Astro Bob: How to find the planet Yoo-RAIN-us
On Wednesday, Nov. 9, Earth and Uranus will be at their closest for the year. All you need is a pair of binoculars to find and track this distant blue world.
When it comes to the seventh planet many of us feel awkward pronouncing its name. I grew up with yoo-RAIN-us because the word anus simply wasn't in common usage at the time. How I miss those days of innocence. As I grew older and wiser in the ways of the world I quietly switched to the alternative "YOUR-in-us" to avoid knowing looks and my own temptation to drop one-liners.
Now I'm back to using the older pronunciation because equivocating just takes too much energy. To back me up I direct your attention to Exhibit A — uranium. Element 92 was named after the planet. Say the word out loud, and you'll understand my point.
Not matter how you vocalize it, Uranus is certainly a strange planet. It rotates around the sun on its side tilted 98° from vertical. Astronomers hypothesize that a cataclysmic collision between a young protoplanet roughly twice the size of Earth literally tipped Uranus over.
Debris from the mashup could still be trapping heat rising from Uranus's core and account the planet's frigid atmospheric temperature which hovers around 350° below zero (-212° C). Some of its 27 known moons may even be shrapnel formed from material blasted into nearby space that later coalesced into spheres through self-gravity.
One year on Uranus lasts 84 Earth years — the time it takes the remote planet to circle the sun at an average distance of 1.8 billion miles (2.9 billion km). Light leaving the cold, cloudy world at 186,000 miles per second (300,000 km/sec) must travel 2.6 hours before reaching our eyes.
Uranus glows blue-green from methane (which absorbs red light and reflects back blue) and is almost exactly four times as big as Earth. That makes it the next largest planet after Saturn and third biggest overall. But its great distance makes it look no different from a star when viewed with the naked eye or binoculars.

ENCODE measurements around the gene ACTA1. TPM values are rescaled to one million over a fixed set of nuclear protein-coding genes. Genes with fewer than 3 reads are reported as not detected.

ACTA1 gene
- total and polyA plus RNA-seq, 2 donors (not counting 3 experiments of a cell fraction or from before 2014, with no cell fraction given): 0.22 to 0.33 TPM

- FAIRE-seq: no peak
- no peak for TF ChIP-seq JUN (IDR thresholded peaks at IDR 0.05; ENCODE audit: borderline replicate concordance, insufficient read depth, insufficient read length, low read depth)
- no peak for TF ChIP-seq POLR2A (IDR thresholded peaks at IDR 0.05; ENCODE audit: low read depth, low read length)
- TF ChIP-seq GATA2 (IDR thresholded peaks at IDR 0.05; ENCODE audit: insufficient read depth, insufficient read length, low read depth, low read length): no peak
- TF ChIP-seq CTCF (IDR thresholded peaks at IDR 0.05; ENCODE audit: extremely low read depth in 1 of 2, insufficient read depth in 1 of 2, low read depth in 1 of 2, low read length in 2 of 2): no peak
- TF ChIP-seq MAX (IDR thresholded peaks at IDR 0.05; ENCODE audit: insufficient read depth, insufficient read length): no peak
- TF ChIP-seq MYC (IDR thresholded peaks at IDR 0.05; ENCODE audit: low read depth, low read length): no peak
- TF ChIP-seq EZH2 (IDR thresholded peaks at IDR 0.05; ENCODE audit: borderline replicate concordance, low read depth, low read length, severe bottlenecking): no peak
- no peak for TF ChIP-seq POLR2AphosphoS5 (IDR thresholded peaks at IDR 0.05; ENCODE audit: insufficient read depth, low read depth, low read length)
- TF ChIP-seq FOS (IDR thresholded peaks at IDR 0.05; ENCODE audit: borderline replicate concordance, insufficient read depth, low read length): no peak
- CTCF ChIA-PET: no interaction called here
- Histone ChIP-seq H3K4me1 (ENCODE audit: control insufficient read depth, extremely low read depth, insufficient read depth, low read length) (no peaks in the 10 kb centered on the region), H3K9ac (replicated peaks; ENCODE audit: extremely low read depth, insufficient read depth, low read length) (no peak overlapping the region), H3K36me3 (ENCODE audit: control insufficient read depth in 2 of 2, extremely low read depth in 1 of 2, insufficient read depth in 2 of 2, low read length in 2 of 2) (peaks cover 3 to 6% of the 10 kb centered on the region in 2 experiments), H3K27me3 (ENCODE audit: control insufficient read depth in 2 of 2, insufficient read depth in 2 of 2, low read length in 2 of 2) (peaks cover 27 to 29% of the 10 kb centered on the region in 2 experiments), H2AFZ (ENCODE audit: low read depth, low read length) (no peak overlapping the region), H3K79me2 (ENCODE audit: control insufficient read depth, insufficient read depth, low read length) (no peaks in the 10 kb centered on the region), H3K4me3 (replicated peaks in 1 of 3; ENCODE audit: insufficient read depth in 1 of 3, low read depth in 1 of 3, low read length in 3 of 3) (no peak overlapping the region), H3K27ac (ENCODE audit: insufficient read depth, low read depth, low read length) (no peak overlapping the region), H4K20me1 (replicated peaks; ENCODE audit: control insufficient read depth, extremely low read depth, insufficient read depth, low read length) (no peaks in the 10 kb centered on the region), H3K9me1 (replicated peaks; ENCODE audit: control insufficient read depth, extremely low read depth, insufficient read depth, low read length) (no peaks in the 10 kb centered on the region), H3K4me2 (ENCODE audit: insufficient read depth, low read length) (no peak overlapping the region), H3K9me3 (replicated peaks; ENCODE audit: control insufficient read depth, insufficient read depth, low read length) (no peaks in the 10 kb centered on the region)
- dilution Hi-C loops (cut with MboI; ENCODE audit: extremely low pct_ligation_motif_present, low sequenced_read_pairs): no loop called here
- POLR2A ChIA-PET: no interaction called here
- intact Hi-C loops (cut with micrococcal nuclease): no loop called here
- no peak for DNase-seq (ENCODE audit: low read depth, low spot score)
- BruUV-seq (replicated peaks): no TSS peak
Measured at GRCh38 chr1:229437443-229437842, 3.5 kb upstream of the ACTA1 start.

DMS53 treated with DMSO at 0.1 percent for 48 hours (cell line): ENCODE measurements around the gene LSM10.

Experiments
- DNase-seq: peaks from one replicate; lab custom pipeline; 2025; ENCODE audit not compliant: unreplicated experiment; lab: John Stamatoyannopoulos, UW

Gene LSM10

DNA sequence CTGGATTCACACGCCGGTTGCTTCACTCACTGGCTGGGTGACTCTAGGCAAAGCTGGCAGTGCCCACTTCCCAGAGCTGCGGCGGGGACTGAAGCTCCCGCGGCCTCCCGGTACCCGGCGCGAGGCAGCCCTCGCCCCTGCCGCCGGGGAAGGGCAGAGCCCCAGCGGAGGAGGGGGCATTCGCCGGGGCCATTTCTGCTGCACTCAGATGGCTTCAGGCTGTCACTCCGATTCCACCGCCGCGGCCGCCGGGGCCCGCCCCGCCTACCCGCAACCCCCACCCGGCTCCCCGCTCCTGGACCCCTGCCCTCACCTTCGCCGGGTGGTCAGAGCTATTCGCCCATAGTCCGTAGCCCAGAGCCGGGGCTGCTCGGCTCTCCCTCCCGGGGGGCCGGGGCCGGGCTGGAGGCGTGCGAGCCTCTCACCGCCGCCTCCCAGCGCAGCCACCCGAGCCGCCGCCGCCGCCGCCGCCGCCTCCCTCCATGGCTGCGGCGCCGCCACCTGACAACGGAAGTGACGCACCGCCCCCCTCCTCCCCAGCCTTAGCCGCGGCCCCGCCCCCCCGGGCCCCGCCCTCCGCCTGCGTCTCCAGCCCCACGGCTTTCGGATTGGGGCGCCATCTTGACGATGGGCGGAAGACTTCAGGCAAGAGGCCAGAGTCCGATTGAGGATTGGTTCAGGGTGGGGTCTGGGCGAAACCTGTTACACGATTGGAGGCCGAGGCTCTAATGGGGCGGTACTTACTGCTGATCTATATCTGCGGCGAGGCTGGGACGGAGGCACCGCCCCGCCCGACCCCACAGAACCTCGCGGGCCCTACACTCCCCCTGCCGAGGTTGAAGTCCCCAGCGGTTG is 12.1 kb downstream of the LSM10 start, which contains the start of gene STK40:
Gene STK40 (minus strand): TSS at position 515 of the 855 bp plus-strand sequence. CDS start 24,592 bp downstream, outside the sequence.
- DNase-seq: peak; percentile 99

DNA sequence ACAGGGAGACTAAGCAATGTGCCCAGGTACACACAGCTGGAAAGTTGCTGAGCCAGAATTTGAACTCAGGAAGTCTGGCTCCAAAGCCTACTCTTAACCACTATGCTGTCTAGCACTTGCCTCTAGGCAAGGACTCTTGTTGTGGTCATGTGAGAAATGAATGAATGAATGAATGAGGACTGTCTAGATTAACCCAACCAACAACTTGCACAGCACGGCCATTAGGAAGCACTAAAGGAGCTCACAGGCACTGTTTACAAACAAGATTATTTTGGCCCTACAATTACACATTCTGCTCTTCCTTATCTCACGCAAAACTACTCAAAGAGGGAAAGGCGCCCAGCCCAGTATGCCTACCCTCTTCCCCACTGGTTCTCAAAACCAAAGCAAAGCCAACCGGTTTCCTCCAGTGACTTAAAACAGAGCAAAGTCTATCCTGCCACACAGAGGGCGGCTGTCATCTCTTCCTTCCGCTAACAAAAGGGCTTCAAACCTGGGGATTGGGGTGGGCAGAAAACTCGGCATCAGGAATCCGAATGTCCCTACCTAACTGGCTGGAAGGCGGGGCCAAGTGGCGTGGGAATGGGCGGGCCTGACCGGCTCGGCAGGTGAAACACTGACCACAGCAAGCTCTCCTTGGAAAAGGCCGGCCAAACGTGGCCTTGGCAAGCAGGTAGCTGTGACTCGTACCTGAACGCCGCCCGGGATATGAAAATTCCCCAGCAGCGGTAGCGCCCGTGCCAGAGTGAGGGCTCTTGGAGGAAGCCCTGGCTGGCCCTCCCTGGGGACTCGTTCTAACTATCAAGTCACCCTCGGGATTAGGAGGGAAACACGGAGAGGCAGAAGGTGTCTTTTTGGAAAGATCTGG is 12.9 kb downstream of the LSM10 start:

A telescope magnifying 100x or more will reveal a tiny, bluish disk about the size of a pinhead. With a 10-inch or larger telescope, you can seek the planet's two largest and brightest moons, Titania and Oberon.
Now's the best time to see the remote ice giant, since it reaches opposition on Nov. 9, when it's closest to Earth and brightest. Under dark, moonless skies it's even visible without optical aid. Binoculars make it easily accessible even from relatively light-polluted skies.
Although Uranus resides in an out-of-the-way corner of Aries this season, it's relatively easy to find if you start at the Pleiades (Seven Sisters), a bright, dipper-shaped star cluster that's well-placed for viewing in the eastern sky starting around 8 p.m. local time.
The wide-view map at the top of this page shows the planet's general location and direction. Use it to get oriented, then switch to the more detailed chart. I added arrows with a suggested "route" starting at the Pleiades. From there, slide right and star-hop to two convenient "way stations," the Trapezoid and Triangle. Once you've found the Triangle, look a little below it for a "star" at the position(s) shown on the map. That's Uranus!
Of course, you can choose a different path to the target. Either way, if you drop by for a look every week or two you'll see Uranus inch westward (up and to the right when facing east). Seeing movement will guarantee that you're looking at the real thing. Stars are fixed in position relative to each, but planets move — one of the things that make them so cool to observe.